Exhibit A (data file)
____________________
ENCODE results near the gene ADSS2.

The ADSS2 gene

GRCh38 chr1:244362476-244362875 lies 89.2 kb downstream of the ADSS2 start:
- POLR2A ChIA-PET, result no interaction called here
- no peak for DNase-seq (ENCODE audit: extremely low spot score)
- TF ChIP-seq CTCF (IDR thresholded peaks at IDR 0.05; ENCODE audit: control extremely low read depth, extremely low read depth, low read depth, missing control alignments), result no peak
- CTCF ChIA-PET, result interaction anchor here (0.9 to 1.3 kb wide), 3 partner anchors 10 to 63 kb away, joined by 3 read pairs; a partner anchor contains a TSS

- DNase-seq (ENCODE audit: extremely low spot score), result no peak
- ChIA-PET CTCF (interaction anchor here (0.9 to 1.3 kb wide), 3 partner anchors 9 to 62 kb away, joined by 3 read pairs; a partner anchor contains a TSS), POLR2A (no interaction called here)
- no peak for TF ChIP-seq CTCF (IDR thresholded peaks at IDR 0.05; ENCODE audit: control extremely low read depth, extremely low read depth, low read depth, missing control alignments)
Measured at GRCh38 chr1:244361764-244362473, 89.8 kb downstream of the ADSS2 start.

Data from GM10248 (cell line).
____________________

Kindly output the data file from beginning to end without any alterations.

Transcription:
ENCODE results near the gene ADSS2.

The ADSS2 gene

GRCh38 chr1:244362476-244362875 lies 89.2 kb downstream of the ADSS2 start:
- POLR2A ChIA-PET, result no interaction called here
- no peak for DNase-seq (ENCODE audit: extremely low spot score)
- TF ChIP-seq CTCF (IDR thresholded peaks at IDR 0.05; ENCODE audit: control extremely low read depth, extremely low read depth, low read depth, missing control alignments), result no peak
- CTCF ChIA-PET, result interaction anchor here (0.9 to 1.3 kb wide), 3 partner anchors 10 to 63 kb away, joined by 3 read pairs; a partner anchor contains a TSS

- DNase-seq (ENCODE audit: extremely low spot score), result no peak
- ChIA-PET CTCF (interaction anchor here (0.9 to 1.3 kb wide), 3 partner anchors 9 to 62 kb away, joined by 3 read pairs; a partner anchor contains a TSS), POLR2A (no interaction called here)
- no peak for TF ChIP-seq CTCF (IDR thresholded peaks at IDR 0.05; ENCODE audit: control extremely low read depth, extremely low read depth, low read depth, missing control alignments)
Measured at GRCh38 chr1:244361764-244362473, 89.8 kb downstream of the ADSS2 start.

Data from GM10248 (cell line).